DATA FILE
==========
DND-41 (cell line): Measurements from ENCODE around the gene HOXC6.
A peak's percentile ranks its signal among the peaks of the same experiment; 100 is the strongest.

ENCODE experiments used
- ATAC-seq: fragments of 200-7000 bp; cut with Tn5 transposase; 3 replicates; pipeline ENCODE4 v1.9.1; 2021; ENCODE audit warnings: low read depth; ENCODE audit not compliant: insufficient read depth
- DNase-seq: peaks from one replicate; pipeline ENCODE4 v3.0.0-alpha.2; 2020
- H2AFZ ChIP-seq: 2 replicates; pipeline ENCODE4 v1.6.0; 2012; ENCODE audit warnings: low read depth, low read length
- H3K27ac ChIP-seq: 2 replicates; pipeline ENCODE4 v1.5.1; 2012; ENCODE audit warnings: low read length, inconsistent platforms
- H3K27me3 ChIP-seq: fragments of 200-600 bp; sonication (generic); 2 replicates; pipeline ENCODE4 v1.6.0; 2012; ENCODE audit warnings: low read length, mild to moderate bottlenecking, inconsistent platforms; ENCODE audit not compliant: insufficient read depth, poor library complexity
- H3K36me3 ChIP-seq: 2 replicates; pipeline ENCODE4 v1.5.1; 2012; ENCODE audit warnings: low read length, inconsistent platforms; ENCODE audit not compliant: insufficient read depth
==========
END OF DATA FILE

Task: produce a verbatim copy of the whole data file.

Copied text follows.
DND-41 (cell line): Measurements from ENCODE around the gene HOXC6.
A peak's percentile ranks its signal among the peaks of the same experiment; 100 is the strongest.

ENCODE experiments used
- ATAC-seq: fragments of 200-7000 bp; cut with Tn5 transposase; 3 replicates; pipeline ENCODE4 v1.9.1; 2021; ENCODE audit warnings: low read depth; ENCODE audit not compliant: insufficient read depth
- DNase-seq: peaks from one replicate; pipeline ENCODE4 v3.0.0-alpha.2; 2020
- H2AFZ ChIP-seq: 2 replicates; pipeline ENCODE4 v1.6.0; 2012; ENCODE audit warnings: low read depth, low read length
- H3K27ac ChIP-seq: 2 replicates; pipeline ENCODE4 v1.5.1; 2012; ENCODE audit warnings: low read length, inconsistent platforms
- H3K27me3 ChIP-seq: fragments of 200-600 bp; sonication (generic); 2 replicates; pipeline ENCODE4 v1.6.0; 2012; ENCODE audit warnings: low read length, mild to moderate bottlenecking, inconsistent platforms; ENCODE audit not compliant: insufficient read depth, poor library complexity
- H3K36me3 ChIP-seq: 2 replicates; pipeline ENCODE4 v1.5.1; 2012; ENCODE audit warnings: low read length, inconsistent platforms; ENCODE audit not compliant: insufficient read depth